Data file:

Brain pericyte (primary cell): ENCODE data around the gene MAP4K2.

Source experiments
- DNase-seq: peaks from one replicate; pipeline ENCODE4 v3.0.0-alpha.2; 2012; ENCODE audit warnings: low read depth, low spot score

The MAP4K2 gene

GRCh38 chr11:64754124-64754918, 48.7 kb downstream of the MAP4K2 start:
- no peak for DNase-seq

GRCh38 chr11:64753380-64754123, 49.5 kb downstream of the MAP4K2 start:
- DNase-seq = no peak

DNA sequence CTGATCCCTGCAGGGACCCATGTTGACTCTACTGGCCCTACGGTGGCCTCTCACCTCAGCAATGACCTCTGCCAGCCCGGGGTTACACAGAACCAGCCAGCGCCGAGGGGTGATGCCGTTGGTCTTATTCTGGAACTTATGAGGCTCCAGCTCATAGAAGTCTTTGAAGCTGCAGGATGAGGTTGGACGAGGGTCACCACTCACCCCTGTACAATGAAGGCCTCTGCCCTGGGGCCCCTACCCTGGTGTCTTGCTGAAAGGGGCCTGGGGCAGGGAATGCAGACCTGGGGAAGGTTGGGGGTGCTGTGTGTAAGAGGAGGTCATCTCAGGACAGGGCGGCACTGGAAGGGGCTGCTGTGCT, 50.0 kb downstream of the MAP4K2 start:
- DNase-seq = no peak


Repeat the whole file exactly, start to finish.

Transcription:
Brain pericyte (primary cell): ENCODE data around the gene MAP4K2.

Source experiments
- DNase-seq: peaks from one replicate; pipeline ENCODE4 v3.0.0-alpha.2; 2012; ENCODE audit warnings: low read depth, low spot score

The MAP4K2 gene

GRCh38 chr11:64754124-64754918, 48.7 kb downstream of the MAP4K2 start:
- no peak for DNase-seq

GRCh38 chr11:64753380-64754123, 49.5 kb downstream of the MAP4K2 start:
- DNase-seq = no peak

DNA sequence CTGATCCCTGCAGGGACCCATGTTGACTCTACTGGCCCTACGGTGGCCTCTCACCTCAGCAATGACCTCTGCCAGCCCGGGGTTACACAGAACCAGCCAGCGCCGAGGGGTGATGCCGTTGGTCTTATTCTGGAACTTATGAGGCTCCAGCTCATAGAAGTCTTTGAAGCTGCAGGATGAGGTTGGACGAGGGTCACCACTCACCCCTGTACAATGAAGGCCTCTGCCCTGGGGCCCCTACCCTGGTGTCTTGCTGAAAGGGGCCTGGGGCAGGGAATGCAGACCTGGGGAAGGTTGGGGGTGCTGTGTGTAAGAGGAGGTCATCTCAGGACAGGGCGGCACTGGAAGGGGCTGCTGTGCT, 50.0 kb downstream of the MAP4K2 start:
- DNase-seq = no peak